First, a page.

1. “Conquered people” secrecy
“The Nova Scotia government has won another temporary victory in its attempts to keep court documents sealed relating to a controversial brief that suggested the Mi’kmaq in Nova Scotia were a conquered people,” reports Jean Laroche for the CBC:
On Wednesday, Supreme Court of Canada Justice Russell Brown sided with the province and ordered a stay of a July 4 Nova Scotia Court of Appeal decision that ordered the files be released on Thursday, July 18.
The decision did not include reasons, but said the stay would be in force until the Supreme Court deals with the matter, “or until further order of the Court or a judge.”
Last Friday, Nova Scotia Justice Department lawyers asked the Supreme Court of Canada for a “stay of execution” to prevent the release of documents that could be embarrassing to the Liberal government of Stephen McNeil.
On Wednesday, the province went a step further and requested an “urgent motion for a stay” in a last-ditch attempt to head off Thursday’s planned release of the documents.
Those motions — along with a response from Bruce Outhouse, who is representing Alex Cameron, a former Justice Department lawyer who was removed from the file in 2016 — are not available to the public.
Cameron has a long history of opposing Indigenous legal claims, arguing that contrary to repeated court rulings, Indigenous people do not have the treaty rights they assert. Back in 2009, Cameron wrote a book, Power Without Law, which argued that the Supreme Court of Canada got it wrong on the 1999 Marshall decision. (Donald Marshall Jr. was another wrongfully convicted Nova Scotian; this story involves a later case). One reviewer describes the book as follows:
Cameron emphasizes in Power Without Law that he is providing a legal analysis. He notes that increased Native access to commercial fisheries and other resource-based industries may be a legitimate policy choice, but argues that “policy is the realm of elected governments”‘ and not the realm of judges. Cameron also emphasizes that his book is not intended to be disrespectful of Justice Binnie, who wrote the majority decision in R v Marshall (No 1), or of the Supreme Court of Canada as a whole; nor is it intended as a criticism of Native communities or of Mr. Donald Marshall Jr.
The events leading up to R v Marshall (No 1) started in the summer of 1993, when Donald Marshall Jr., a Mi’kmaq from Cape Breton, caught 463 pounds of eels in Pomquet Harbour, Antigonish County and sold them for approximately $800. In doing so, Mr. Marshall engaged in a commercial fishery and because he fished “without a licence in a closed season with illegal nets,” he was in violation of regulations made under the federal Fisheries Act. Mr. Marshall argued that he had a treaty right to catch and sell the eels which superseded the Fisheries Act.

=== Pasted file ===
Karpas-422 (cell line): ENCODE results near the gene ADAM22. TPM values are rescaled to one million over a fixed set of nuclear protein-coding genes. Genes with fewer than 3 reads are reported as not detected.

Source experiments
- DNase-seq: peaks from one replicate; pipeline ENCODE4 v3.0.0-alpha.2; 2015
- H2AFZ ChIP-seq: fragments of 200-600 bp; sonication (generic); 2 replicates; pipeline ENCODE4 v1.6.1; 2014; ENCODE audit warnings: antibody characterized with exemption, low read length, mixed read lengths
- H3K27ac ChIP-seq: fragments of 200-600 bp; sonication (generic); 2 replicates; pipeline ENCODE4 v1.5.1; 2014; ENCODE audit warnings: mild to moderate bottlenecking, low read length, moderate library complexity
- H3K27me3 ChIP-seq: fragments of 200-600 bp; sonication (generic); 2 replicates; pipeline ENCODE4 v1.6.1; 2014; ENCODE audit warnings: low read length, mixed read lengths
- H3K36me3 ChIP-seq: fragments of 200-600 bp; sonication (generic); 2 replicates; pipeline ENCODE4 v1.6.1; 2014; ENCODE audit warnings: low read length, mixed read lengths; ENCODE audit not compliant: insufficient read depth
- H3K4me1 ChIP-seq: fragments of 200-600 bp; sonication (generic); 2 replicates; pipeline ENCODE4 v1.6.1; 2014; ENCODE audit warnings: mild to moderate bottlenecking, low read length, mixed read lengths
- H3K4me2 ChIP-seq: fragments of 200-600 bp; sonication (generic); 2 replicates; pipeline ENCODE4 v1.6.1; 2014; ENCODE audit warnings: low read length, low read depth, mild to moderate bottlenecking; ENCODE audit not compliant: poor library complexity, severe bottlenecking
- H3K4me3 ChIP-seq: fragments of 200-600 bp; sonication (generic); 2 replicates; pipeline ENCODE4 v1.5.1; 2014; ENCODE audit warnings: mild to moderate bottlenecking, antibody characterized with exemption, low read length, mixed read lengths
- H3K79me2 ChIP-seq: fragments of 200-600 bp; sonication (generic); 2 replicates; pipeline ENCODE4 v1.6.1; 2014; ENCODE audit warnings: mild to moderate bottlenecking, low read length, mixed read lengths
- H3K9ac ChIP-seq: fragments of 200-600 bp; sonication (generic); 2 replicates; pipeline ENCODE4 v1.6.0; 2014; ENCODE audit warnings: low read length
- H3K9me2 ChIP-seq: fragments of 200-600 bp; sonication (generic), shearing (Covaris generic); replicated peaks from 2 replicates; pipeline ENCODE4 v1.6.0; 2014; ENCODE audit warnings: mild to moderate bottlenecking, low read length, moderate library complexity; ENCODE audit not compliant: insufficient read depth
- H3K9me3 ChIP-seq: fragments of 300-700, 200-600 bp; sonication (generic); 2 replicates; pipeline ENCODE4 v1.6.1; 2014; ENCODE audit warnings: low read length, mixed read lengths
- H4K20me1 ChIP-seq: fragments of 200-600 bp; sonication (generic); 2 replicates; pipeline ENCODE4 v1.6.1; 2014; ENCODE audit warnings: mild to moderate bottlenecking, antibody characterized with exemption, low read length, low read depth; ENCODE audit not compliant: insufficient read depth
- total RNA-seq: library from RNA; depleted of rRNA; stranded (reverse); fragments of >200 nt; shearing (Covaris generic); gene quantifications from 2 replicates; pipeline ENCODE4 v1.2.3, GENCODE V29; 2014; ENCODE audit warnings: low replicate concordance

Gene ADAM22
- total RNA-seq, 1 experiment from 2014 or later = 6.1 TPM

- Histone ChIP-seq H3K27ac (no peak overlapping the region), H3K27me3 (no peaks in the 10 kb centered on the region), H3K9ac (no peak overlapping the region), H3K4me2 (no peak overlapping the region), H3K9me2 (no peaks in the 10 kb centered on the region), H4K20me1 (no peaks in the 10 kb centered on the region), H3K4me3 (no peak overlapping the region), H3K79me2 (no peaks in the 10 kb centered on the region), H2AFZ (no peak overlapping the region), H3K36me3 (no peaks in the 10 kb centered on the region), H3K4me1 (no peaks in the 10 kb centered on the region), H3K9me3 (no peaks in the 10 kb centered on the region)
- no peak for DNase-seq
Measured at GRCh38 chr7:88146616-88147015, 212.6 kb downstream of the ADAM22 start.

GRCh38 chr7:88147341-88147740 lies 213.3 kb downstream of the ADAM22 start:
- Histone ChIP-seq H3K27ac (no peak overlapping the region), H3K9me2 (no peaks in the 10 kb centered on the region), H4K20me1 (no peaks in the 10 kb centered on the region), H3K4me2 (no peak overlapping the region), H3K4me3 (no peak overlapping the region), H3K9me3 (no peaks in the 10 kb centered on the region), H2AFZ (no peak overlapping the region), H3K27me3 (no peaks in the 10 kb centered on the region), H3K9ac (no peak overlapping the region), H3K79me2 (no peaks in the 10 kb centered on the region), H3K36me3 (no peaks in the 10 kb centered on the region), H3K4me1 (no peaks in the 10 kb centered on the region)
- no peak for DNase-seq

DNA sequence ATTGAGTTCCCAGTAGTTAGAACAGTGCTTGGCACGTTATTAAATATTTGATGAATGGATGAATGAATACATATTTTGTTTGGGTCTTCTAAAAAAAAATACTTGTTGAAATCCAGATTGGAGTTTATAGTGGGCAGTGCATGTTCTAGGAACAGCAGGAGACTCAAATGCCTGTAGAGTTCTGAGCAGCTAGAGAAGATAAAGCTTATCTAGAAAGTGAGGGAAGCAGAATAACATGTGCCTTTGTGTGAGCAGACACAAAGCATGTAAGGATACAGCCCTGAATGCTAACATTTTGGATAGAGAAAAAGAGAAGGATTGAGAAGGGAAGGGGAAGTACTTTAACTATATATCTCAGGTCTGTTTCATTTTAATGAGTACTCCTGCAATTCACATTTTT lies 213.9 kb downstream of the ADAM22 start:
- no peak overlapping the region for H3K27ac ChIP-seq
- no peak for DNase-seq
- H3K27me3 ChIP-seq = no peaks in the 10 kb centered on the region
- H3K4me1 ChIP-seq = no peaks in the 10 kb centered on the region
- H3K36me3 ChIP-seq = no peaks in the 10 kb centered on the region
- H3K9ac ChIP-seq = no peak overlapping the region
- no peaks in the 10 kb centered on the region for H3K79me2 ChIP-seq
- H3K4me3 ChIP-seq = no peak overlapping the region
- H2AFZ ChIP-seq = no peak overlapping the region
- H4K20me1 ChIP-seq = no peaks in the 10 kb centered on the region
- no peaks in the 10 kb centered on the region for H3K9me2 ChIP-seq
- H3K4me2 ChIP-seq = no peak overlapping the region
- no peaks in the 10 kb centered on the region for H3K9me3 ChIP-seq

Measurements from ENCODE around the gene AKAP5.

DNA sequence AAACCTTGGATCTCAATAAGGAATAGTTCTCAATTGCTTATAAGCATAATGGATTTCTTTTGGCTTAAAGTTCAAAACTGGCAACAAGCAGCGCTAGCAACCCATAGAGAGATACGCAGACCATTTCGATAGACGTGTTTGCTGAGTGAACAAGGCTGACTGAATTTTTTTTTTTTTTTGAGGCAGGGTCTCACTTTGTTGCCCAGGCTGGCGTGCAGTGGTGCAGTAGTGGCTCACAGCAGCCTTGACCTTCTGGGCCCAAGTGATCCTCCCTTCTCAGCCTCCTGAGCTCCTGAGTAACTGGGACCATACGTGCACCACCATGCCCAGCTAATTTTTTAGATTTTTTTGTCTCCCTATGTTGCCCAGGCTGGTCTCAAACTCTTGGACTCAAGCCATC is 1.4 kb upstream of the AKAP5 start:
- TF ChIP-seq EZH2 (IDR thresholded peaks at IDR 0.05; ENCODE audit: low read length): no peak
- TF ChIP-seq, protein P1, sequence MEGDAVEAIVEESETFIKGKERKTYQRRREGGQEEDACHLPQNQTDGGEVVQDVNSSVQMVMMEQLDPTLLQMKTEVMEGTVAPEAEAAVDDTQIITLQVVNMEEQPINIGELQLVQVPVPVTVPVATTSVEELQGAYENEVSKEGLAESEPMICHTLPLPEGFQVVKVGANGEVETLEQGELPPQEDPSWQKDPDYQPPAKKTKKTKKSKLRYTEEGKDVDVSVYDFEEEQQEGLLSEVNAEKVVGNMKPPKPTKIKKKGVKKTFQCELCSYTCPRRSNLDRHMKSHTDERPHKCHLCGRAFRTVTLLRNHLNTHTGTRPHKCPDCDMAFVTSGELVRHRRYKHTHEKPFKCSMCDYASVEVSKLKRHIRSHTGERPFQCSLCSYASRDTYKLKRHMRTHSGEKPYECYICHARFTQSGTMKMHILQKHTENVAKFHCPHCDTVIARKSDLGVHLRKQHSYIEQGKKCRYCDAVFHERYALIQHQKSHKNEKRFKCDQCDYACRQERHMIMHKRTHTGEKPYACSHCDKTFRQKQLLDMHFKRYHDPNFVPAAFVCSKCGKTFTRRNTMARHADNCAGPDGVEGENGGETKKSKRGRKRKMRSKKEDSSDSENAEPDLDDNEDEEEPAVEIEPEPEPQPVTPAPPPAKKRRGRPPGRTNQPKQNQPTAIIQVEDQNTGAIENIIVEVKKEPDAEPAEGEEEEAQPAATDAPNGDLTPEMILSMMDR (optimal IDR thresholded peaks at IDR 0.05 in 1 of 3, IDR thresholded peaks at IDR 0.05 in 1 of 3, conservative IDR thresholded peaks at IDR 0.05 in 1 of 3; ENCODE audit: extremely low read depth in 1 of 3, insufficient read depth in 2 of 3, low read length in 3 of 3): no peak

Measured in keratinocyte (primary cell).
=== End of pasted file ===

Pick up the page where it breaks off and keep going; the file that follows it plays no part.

Although unsuccessful at trial and the Nova Scotia Court of Appeal, at the Supreme Court of Canada Mr. Marshall was acquitted of the Fisheries Act charges.
The majority of the Court held that a treaty signed in 1760, the Treaty of Peace and Friendship (hereinafter referred to as “the 1760 Treaty”), gave Aboriginal peoples in the Maritimes the right “to continue to provide for their own sustenance by taking the products of their hunting, fishing and other gathering activities, and trading for what in 1760 was termed “necessaries,” where “necessaries” were later described as “equivalent to a moderate livelihood.” While the 1760 Treaty made no explicit reference to such a trading right, the majority of the Supreme Court of Canada held that the right existed through the combined effect of oral terms that were negotiated, but not included in the written document, and a clause in the 1760 Treaty which stated that the Mi’kmaq would trade only through government-established truck houses (trading posts).”
Cameron went on to represent the province in many cases involving Indigenous fishing rights, and from what I understand, he’s gained a reputation for discounting those rights, including in the 2016 Alton Gas case. Stephen Kimber explained:
The government had approved a plan by Alton Gas to store natural gas in salt caverns near the Shubenacadie River. The Sipekne’katik First Nation appealed, claimed it should have been consulted before any decision. Cameron countered, arguing on behalf of the government that it wasn’t required to consult with the First Nation over plans for the project because it was a “conquered people.”
Unsurprisingly, that contentious contention created a hornet’s nest of consternation — followed immediately by much government butt-covering and buck-passing.
McNeil himself offered his best “Who me?” He claimed — still claims — he had no idea his justice department planned to make such an argument. He told reporters at the time he would be “looking for an explanation” from the justice department.
The government quickly withdrew its legal brief, unceremoniously removed Cameron from the case and — he claims — forced him to retire in 2017.
Two days after his retirement, Cameron, who insisted he was only making the argument “in accordance with” instructions from his client (which is to say McNeil, Whalen, the justice department, et al), sued for abuse of public office, constructive dismissal and violations of his constitutional rights.
I’m not about to defend the “conquered people” brief, but I think Cameron has a case here in his lawsuit against the province. I’ve had way too much interaction with lawyers lately, and one thing I’ve learned is that lawyers do not act on their own accord: every document filed with the court, every legal strategy, is approved by the client.
In my case that means I read through a bunch of legal briefs and all the supporting case law, and then I have to give David Coles my OK before anything is filed with the court. Believe me, I would know if Coles called the opposing client a nincompoop or whatever — I’d probably approve it, but I would know.